My thoughts on shots with elevation or with wind or both: In general, the shot should be low, or at least start low. A low shot is less effected by the wind. A low shot is generally straighter and more controlled. For upshots, a low shot can use the ground to stop in the right area. In this way, a stronger and more confident throw can be used rather than a "finesse" air shot that is more at the whim of the wind. The slower the disc is going, the more control the wind has. Thats why I think upshots are tougher to get right with the wind versus putts and drives where you can "power through" the wind.
It takes experience to know how to evaluate tricky situation with both wind and elevation. The shot before the putt is the most critical to judge correctly. It is good to think about exactly where on the green you would like to be putting from. For example, you don't want an uphill, headwind putt or a testy downhiller that could easily 3-putt. I've noticed that this can certainly change what kind of throw you make for an upshot.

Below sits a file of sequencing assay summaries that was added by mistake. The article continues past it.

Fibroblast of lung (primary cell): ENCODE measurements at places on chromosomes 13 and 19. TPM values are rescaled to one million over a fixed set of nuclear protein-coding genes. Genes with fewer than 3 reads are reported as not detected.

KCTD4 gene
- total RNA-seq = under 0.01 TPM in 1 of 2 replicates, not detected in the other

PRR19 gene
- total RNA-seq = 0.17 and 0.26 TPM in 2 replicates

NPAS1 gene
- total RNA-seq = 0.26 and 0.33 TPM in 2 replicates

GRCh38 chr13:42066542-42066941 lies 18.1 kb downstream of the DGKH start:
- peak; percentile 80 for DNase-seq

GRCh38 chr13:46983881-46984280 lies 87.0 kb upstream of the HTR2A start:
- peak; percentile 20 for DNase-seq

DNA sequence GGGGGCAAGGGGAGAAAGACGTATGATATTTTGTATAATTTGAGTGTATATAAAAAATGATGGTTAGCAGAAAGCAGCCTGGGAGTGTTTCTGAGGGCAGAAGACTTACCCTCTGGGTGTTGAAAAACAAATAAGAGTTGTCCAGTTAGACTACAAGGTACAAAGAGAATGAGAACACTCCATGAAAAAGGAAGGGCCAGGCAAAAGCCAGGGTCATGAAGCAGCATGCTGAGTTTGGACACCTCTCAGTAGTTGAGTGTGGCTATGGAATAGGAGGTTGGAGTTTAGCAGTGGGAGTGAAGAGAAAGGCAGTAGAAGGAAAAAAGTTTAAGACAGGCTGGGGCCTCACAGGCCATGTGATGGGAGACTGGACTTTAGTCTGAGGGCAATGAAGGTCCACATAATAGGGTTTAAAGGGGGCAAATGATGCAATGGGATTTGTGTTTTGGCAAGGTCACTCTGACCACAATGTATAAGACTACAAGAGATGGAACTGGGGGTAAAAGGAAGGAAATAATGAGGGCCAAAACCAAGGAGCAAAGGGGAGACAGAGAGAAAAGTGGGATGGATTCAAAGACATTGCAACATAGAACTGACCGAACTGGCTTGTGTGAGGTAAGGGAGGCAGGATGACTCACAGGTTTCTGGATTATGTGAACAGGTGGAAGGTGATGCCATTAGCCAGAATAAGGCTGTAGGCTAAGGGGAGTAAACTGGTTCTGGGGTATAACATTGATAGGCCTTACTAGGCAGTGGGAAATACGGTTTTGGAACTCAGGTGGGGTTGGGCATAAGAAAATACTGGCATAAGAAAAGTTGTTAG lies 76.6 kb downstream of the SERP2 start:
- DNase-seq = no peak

One quirky combination of wind and elevation is putting downhill into the wind. You think it is going to rise, but it does the opposite. Unlike typical headwind putts, the wind is now working on the top of the disc instead of forcing it up from the bottom.
Something that makes it more complicated yet, is what effect the elevation has on the wind direction. I think Ron went over some of this in his article on wind play. Like in the previous example, if the headwind was strong and the hill steep, a headwind would actually be heading not just at you, but upward as well, which would certainly change the flight. Most of the time, this is probably unconsciously factored in. But with a dramatic situation, like a cliff shot, I think a lot of times we can be surprised with what the wind does to our shots.